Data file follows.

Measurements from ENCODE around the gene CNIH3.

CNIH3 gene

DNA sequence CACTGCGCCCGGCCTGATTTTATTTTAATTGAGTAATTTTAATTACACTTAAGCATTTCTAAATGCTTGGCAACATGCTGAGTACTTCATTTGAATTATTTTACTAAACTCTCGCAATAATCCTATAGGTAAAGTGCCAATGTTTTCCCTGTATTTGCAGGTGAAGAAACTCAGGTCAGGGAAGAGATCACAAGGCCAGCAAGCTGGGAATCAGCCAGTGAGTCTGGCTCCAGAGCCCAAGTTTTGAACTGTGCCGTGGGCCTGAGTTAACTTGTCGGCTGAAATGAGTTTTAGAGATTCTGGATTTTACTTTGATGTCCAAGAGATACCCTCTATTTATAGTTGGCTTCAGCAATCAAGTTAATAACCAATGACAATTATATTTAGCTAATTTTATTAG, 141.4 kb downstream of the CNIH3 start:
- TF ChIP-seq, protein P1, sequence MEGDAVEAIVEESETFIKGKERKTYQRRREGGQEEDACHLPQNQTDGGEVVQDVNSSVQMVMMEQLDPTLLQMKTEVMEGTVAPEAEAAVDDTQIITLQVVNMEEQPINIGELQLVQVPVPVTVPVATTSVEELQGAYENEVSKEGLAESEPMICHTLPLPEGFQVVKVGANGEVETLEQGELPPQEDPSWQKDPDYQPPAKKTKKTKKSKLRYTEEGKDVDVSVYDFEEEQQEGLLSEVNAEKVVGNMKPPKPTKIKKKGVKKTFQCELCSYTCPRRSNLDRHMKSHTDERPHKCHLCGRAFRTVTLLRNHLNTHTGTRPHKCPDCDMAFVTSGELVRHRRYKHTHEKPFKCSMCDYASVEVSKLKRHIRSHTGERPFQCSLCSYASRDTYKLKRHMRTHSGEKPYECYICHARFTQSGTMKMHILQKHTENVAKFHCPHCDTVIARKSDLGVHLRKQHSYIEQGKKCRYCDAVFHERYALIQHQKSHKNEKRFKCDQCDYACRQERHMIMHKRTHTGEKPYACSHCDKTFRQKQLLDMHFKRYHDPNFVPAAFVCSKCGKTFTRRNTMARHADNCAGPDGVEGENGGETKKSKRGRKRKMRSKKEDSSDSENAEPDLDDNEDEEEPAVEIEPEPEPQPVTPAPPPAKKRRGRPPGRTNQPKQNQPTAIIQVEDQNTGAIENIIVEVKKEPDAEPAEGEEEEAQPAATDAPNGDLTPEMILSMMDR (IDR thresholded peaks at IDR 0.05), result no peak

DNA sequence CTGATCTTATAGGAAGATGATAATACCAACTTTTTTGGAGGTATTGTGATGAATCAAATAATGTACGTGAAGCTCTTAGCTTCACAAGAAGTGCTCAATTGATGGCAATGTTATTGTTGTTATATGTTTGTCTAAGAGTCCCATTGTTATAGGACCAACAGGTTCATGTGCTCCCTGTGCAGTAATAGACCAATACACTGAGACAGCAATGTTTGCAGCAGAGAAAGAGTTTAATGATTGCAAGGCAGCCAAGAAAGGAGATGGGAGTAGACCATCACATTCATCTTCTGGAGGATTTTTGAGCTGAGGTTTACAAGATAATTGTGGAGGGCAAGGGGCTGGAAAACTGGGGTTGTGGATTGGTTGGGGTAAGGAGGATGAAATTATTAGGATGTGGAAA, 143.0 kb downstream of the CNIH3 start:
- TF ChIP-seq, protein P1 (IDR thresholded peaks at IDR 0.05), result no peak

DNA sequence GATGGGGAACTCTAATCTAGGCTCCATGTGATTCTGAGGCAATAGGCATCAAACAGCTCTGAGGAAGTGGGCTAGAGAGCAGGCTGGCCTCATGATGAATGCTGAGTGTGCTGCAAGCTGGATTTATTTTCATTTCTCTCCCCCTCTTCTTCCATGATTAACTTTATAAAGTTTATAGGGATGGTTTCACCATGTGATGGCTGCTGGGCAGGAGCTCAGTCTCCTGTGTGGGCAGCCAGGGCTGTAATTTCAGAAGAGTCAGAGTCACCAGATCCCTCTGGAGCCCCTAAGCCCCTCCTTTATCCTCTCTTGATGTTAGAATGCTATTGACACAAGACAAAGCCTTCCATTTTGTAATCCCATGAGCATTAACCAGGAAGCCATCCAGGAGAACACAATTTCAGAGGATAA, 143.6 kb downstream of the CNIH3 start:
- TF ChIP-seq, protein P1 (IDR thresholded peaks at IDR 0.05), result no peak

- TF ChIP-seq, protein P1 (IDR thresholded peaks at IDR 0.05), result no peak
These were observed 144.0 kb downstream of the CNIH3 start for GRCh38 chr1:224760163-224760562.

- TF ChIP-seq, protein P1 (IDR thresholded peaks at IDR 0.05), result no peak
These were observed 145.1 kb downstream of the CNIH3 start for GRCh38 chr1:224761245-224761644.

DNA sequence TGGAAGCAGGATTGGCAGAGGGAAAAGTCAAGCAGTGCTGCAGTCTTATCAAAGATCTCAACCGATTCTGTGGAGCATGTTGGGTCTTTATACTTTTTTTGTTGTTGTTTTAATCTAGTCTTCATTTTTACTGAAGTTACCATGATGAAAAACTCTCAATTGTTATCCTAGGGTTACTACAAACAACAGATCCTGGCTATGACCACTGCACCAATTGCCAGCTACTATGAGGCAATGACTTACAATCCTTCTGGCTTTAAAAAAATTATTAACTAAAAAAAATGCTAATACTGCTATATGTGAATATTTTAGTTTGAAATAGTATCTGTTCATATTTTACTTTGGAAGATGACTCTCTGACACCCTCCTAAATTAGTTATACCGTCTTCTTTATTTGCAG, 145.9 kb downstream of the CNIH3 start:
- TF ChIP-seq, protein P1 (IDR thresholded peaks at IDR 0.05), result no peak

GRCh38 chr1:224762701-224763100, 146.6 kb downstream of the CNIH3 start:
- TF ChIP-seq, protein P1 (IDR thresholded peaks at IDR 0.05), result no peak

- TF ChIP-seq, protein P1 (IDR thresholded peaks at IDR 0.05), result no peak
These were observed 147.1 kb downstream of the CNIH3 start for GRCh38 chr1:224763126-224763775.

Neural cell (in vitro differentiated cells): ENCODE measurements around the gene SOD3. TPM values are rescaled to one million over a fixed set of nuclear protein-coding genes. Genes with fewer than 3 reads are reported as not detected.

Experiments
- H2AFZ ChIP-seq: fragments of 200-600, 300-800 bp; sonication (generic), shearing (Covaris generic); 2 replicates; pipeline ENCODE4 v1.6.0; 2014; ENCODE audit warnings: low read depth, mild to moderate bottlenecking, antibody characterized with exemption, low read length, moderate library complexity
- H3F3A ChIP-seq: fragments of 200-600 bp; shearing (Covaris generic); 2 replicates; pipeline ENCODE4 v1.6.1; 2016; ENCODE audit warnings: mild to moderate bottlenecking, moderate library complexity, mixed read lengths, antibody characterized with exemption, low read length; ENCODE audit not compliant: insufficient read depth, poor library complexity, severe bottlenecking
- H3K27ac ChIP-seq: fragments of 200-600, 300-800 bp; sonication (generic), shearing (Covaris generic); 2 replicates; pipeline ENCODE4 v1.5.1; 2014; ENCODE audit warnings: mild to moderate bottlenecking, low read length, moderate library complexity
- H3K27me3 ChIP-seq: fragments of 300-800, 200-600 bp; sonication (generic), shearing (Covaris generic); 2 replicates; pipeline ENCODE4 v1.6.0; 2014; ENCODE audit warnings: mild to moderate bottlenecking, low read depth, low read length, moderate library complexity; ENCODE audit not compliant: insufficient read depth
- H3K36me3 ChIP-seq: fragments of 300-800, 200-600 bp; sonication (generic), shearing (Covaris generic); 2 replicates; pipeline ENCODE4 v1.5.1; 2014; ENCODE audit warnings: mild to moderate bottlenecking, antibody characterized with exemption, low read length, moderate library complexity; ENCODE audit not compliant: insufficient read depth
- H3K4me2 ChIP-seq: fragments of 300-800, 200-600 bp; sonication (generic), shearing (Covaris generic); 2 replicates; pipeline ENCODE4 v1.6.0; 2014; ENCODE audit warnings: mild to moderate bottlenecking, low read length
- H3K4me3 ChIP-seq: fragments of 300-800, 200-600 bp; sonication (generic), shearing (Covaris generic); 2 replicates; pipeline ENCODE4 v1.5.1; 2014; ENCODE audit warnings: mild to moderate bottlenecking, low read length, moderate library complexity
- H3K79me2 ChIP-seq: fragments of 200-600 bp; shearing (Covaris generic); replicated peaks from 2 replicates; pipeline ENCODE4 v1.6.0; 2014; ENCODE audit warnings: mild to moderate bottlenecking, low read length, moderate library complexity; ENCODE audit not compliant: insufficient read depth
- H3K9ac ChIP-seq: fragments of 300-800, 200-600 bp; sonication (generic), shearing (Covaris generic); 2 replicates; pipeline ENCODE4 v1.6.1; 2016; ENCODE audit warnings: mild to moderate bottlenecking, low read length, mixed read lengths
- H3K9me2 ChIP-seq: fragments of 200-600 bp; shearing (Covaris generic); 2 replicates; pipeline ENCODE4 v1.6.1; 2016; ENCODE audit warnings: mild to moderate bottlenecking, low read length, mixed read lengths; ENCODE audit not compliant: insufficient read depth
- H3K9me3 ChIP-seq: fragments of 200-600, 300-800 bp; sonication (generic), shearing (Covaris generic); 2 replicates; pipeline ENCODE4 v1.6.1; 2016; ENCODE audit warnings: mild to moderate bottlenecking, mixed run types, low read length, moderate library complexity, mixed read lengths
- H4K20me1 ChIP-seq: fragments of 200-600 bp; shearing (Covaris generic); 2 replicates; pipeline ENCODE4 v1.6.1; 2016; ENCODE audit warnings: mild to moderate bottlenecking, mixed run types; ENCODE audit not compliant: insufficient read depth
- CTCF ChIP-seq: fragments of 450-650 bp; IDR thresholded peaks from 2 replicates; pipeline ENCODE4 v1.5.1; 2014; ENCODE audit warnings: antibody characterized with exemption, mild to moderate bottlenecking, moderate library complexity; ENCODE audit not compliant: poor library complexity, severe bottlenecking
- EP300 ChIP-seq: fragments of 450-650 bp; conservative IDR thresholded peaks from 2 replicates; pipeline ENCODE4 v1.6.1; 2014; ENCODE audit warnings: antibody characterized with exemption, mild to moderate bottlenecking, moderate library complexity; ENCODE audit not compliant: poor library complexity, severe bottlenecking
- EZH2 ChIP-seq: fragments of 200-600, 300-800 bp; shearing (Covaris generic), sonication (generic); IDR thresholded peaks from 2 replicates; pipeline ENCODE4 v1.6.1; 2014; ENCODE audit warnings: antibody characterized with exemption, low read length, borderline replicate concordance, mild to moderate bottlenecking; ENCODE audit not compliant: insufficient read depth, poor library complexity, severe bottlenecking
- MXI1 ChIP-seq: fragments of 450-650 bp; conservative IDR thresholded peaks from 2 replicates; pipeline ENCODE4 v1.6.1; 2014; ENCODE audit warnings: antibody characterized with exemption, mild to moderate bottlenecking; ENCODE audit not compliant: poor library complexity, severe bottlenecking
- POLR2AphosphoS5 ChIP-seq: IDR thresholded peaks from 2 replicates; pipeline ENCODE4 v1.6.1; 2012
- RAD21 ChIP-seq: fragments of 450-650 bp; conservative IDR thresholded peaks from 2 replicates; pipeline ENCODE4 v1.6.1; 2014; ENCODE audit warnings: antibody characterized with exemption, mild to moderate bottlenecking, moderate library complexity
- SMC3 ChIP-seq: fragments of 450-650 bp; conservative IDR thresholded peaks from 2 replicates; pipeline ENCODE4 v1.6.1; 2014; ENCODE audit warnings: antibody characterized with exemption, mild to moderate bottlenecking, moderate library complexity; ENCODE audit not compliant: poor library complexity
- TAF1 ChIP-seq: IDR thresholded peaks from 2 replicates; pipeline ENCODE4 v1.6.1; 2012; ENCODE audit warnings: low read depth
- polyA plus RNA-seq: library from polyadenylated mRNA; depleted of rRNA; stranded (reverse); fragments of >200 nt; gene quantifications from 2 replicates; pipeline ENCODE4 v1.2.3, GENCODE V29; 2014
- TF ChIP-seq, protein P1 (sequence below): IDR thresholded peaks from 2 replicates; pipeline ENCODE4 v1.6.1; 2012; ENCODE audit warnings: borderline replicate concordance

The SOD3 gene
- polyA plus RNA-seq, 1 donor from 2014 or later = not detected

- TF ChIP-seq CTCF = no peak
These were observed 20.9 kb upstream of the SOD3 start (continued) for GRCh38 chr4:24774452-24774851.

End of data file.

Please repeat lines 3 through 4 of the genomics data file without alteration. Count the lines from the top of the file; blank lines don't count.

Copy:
DNA sequence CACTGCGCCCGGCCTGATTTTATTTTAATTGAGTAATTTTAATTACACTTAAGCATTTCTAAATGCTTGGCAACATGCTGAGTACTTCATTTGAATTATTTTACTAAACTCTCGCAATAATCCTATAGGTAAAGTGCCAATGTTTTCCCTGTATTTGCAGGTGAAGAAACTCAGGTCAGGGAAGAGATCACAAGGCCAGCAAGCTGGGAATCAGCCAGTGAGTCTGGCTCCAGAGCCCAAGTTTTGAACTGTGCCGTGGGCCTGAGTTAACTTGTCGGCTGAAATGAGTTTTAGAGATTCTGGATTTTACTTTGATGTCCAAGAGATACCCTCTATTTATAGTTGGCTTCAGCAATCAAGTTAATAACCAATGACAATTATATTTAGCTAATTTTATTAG, 141.4 kb downstream of the CNIH3 start:
- TF ChIP-seq, protein P1, sequence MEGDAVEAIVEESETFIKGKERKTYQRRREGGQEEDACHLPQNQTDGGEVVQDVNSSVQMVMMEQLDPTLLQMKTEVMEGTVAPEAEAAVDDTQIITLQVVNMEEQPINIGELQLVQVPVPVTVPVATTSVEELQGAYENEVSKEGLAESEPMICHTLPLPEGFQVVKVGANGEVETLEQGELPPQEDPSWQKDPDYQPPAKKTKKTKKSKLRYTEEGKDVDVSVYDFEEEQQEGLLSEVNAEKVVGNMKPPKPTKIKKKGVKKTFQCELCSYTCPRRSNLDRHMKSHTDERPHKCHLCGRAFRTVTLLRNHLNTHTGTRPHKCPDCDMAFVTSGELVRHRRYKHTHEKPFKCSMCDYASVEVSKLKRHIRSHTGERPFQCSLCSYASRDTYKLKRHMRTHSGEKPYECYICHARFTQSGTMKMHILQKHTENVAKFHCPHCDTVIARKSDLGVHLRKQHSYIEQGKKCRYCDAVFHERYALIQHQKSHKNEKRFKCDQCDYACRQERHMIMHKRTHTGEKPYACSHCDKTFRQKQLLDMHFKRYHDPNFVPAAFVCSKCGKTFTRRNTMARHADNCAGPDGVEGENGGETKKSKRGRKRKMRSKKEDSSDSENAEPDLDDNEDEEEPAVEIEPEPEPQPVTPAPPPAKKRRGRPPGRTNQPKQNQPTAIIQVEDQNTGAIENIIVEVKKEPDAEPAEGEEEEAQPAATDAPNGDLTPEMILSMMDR (IDR thresholded peaks at IDR 0.05), result no peak